of people in poverty?

Assuming that others
live the same social
experience leads to
poor program designs.
 Katrina evacuation

Assuming that others live
different social
experiences leads to
innovation and more
effective and economical
outcomes
 Cascade’s Welfare to
Work program
–
•
–
–
W2C turnover (annual)
61.9% in 2000 to 20.4% in 2008 (National
average is about 70%)
2004 Savings to State of MI: $975,000
Savings to Cascade: $400,000
Additive Approach
The wider the range of rules you
have,
This is true for
the individuals
for employers.
Drawing from Strength
Relationship Experts




Recognize and affirm relationship
building strategies with residents
(and the time it takes)
Create space to find out what
they are learning about residents
Be tolerant of circular story
structure and coach about getting
to key points
Reframe conflicts, which have
resulted from the use of casual
register, into learning experiences.
Concrete Learners





Use mental models
Encourage supervisory staff to
understand casual register and
support the transition to formal
register
Rewrite forms to be more
meaningful
Help staff to translate forms and
instructions from formal to casual
register
Be aware of non-verbal
communication
Some Lessons Learned
From Cascade Engineering



Think of short time horizons for
incentives
Consider what might get in the
way of employees accessing
benefits: co-pays, fear of or not
understanding process or
paperwork, lack of PCP
Keep the same expectations as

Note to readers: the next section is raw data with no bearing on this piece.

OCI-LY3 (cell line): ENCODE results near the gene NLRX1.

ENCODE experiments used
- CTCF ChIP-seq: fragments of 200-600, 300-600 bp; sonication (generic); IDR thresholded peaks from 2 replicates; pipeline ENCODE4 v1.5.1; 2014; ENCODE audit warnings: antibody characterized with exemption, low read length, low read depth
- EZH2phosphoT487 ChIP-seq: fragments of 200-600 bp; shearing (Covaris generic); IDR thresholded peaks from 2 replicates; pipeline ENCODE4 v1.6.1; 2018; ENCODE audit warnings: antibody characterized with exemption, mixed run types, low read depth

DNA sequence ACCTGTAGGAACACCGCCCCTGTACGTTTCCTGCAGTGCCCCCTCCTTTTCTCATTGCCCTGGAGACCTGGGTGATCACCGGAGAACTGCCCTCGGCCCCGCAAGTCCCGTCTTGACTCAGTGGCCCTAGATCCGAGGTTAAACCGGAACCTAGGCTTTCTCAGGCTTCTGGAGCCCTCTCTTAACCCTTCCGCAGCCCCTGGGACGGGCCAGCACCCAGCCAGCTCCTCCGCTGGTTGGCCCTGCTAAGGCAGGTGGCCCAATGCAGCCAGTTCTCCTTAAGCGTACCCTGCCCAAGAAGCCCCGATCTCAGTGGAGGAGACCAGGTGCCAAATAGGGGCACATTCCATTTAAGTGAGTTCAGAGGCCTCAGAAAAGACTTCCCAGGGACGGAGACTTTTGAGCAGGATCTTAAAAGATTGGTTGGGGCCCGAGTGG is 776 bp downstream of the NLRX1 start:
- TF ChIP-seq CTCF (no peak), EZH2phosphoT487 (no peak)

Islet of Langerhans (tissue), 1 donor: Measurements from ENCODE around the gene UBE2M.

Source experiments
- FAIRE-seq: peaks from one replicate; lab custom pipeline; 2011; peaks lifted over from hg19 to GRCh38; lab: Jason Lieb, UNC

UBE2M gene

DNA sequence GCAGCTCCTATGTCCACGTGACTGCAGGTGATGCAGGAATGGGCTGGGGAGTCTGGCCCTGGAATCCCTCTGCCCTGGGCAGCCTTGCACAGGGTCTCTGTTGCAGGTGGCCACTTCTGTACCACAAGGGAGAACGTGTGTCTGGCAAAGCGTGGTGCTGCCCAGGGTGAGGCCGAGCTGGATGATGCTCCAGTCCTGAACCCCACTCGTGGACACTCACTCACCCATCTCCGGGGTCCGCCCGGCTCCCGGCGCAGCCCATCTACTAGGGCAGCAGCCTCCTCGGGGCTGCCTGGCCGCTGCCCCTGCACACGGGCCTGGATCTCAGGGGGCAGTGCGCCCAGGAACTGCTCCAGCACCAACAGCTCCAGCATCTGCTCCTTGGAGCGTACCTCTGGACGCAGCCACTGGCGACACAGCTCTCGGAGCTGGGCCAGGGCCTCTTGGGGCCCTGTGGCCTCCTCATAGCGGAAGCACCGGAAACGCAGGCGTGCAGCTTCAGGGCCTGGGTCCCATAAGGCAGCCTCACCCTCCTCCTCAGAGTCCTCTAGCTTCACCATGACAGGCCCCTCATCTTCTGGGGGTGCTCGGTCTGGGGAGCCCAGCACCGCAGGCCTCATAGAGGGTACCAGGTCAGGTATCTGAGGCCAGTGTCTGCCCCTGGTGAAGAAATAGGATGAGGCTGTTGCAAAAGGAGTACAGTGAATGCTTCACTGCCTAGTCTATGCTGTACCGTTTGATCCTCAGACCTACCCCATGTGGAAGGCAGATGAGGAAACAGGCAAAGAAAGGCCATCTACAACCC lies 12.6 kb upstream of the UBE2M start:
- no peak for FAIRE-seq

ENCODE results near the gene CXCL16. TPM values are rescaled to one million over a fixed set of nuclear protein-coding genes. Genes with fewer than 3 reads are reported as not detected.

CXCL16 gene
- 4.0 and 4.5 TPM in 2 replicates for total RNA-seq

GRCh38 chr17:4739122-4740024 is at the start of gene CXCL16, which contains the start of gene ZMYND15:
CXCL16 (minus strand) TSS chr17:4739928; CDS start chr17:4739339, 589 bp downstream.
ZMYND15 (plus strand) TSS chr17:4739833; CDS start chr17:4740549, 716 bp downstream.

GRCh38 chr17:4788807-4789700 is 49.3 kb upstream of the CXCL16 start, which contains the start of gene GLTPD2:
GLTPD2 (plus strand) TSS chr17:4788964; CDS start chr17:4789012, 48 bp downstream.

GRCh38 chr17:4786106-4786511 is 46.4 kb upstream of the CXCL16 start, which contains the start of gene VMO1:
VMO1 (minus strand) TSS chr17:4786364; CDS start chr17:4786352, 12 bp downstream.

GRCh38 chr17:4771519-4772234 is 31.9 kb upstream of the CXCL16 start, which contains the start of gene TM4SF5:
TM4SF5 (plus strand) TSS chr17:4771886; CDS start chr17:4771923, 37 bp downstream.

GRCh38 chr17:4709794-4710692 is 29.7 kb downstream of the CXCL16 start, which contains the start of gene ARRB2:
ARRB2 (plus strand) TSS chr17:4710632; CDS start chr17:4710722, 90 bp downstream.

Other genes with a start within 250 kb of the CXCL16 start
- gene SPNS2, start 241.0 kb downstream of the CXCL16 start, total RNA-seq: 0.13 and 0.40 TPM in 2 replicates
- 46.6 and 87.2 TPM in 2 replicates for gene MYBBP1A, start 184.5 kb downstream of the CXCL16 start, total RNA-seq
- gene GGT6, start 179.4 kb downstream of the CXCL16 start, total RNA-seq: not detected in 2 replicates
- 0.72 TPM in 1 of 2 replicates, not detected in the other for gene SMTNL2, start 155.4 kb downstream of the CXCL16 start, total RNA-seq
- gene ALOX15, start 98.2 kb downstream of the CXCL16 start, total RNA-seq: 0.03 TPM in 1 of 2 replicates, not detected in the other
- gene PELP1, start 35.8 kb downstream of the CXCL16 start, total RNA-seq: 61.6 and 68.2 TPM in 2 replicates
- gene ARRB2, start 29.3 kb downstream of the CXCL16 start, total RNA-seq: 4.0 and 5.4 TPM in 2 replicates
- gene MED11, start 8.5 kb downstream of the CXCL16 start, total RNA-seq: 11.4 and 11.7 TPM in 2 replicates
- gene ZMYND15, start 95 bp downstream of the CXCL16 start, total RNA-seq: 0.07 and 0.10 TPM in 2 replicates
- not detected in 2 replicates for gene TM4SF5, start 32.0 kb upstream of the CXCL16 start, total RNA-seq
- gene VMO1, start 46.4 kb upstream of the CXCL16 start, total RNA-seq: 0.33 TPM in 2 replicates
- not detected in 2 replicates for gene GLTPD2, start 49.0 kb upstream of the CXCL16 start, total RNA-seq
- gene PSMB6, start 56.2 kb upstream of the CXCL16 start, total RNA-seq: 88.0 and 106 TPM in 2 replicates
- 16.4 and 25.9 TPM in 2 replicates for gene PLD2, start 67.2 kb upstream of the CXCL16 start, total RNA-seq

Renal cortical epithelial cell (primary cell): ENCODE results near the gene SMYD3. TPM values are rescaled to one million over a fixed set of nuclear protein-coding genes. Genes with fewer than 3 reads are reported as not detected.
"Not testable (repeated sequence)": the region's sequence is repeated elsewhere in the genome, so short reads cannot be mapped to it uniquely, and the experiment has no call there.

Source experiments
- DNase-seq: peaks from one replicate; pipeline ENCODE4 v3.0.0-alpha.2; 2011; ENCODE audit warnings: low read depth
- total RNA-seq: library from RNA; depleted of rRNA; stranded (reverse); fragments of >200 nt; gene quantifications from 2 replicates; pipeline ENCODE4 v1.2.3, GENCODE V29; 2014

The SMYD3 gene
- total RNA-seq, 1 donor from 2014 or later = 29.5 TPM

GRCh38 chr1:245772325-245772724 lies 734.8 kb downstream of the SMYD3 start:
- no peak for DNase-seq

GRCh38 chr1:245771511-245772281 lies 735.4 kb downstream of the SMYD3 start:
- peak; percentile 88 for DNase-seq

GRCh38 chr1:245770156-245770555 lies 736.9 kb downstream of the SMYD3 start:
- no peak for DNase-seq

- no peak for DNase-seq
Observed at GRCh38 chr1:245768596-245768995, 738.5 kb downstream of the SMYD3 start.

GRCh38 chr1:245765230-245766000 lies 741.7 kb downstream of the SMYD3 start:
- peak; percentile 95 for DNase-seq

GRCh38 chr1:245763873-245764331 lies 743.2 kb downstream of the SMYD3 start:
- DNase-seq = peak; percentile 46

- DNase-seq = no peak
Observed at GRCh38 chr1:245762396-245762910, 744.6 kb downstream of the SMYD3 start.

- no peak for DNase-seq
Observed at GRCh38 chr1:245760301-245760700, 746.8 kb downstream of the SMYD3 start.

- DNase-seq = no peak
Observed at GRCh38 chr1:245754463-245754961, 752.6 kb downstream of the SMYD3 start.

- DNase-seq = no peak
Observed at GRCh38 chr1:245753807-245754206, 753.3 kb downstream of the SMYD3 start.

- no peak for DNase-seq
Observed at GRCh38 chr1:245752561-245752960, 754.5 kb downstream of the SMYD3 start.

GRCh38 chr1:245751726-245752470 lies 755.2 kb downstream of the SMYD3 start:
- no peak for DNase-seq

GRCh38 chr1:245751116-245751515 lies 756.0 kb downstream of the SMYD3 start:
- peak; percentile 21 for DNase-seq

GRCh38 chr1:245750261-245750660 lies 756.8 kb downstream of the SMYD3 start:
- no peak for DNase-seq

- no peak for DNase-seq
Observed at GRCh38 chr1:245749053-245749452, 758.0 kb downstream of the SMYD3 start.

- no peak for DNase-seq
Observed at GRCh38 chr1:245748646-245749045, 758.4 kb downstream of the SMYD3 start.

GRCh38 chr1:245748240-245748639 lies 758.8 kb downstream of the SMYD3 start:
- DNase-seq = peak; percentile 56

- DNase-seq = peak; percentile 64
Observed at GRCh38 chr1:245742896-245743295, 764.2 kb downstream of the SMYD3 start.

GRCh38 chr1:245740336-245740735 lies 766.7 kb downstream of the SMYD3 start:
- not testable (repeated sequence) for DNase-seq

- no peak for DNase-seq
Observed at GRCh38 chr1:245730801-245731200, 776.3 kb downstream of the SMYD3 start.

everyone else
From Jodi Pfarr




Help people identify
consequences: ―if you choose
then you have chosen…‖
Use adult voice
Explain the interface between
relationships and ―rule books‖
Think baby steps
 Provide additional support systems and
professional development opportunities
In order to be able to make and carry out plans


Think in the abstract, to
keep oriented to the future,
even while being forced to
deal with daily concrete
problems (mental)
Get the emotional, physical,
and financial support of
others while the plan slowly
evolves (social)


Use positive self‐talk and
maintain the determination
to stay with the plan even
when exhausted
(emotional)
Stay well and have the
stamina to keep moving
even when beset by
depression (physical)
Building Relationships
No significant work
happens without a
significant relationship.
James Comer
Contact us
St. Joseph County Bridges Out of Poverty Initiative

Bonnie Bazata 574-339-1232

Leah Zimmer 574-246-0533
[email protected]
www.sjcbridges.org